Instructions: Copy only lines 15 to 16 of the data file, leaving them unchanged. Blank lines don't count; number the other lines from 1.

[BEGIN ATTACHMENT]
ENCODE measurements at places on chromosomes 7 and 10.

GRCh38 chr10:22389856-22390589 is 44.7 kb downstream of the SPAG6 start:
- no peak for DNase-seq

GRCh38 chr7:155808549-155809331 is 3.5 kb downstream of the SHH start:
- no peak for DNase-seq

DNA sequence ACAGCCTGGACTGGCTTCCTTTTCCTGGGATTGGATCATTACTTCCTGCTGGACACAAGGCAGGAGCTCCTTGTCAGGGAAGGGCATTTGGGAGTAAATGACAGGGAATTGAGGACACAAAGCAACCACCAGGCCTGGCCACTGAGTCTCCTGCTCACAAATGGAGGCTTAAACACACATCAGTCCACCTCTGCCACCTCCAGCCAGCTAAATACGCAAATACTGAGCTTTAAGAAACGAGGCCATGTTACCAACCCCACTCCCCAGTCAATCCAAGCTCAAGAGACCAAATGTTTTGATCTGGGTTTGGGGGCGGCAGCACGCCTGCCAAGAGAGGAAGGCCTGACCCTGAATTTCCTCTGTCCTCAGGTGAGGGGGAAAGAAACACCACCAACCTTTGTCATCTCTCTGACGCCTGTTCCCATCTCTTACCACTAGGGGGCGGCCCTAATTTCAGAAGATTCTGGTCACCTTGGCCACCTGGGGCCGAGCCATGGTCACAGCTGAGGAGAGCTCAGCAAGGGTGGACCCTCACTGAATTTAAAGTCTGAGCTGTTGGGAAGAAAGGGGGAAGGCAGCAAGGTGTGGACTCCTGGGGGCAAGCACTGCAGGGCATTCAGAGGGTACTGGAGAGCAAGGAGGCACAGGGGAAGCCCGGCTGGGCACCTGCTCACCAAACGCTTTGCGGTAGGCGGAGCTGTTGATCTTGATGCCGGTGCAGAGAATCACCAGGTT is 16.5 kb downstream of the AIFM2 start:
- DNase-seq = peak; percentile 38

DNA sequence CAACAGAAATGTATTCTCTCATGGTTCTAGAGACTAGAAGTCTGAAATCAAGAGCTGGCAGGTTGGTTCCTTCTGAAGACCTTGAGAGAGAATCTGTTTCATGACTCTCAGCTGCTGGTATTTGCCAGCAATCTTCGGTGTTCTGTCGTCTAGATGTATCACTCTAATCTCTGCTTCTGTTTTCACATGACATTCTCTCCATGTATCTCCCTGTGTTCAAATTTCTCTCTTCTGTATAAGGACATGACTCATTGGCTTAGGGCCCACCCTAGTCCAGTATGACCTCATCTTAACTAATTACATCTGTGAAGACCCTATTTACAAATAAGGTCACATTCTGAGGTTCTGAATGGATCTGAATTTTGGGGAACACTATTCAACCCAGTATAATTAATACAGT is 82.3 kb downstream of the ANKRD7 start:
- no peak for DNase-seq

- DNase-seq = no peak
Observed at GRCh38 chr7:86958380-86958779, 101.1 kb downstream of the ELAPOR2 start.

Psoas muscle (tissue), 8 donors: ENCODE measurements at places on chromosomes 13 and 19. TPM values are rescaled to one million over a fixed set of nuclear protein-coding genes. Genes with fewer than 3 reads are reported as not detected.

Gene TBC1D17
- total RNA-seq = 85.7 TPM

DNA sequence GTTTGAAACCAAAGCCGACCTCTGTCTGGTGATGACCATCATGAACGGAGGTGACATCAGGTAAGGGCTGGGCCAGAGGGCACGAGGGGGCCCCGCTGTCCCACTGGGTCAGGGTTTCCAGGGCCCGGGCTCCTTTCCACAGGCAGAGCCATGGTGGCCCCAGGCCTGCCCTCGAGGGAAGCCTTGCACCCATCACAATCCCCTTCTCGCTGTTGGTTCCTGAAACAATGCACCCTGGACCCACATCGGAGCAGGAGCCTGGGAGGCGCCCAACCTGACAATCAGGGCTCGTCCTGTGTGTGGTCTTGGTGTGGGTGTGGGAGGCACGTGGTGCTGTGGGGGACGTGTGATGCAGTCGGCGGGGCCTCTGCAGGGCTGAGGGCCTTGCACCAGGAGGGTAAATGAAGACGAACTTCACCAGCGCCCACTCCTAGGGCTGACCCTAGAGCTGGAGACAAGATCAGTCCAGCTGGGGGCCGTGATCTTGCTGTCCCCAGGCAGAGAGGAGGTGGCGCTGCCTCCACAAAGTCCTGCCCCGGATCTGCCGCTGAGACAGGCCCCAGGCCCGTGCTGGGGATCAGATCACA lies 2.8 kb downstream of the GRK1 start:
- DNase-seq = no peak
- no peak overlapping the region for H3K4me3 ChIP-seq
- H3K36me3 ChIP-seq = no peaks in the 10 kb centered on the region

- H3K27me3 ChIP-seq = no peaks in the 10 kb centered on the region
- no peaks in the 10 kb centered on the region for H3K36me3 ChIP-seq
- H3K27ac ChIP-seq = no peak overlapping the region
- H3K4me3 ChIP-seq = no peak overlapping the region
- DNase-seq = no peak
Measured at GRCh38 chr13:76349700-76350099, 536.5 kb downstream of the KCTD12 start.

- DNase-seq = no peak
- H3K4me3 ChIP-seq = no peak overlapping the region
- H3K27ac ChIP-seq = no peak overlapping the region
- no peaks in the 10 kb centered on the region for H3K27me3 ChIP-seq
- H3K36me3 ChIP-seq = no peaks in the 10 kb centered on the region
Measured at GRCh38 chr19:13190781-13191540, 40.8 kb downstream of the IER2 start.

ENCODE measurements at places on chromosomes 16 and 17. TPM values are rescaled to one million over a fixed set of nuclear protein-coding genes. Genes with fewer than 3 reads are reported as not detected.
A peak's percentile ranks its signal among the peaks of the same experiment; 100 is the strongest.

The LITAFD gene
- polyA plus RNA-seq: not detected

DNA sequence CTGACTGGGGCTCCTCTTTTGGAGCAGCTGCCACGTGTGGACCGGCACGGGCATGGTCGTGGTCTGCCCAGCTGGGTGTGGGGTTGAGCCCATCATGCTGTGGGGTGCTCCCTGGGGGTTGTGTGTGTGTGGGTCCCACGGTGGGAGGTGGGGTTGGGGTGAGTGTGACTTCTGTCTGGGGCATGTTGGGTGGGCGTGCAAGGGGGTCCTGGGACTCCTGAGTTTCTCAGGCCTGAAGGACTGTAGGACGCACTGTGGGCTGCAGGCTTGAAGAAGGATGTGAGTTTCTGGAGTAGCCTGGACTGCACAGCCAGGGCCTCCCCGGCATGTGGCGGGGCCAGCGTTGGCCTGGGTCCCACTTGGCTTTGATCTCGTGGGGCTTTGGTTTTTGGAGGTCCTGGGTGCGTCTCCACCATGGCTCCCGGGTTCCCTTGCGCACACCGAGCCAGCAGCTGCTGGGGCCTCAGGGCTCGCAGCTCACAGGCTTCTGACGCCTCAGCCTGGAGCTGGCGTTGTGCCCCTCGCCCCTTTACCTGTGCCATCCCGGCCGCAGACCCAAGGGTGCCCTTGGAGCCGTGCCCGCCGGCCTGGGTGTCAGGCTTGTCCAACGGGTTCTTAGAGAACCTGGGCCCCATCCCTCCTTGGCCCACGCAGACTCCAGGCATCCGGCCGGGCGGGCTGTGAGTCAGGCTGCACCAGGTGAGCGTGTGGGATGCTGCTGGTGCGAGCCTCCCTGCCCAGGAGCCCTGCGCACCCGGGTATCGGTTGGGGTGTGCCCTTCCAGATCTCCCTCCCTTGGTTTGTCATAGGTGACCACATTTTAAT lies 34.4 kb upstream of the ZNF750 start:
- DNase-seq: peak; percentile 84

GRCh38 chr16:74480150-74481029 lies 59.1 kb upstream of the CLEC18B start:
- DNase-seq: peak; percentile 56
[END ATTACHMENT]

DNA sequence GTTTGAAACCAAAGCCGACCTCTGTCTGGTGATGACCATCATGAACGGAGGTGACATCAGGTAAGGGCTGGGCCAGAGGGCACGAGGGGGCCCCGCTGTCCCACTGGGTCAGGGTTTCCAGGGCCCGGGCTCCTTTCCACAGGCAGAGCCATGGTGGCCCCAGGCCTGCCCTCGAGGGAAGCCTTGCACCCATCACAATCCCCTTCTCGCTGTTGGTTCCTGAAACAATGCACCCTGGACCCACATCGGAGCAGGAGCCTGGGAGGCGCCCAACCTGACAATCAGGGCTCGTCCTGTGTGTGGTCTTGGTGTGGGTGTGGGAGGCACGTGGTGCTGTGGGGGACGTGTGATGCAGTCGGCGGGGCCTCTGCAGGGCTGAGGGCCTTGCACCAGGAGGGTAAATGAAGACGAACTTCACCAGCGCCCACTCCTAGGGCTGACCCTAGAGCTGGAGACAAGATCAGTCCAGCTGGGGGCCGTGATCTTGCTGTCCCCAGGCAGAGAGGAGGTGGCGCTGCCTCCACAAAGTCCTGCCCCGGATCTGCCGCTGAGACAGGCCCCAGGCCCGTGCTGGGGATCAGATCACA lies 2.8 kb downstream of the GRK1 start:
- DNase-seq = no peak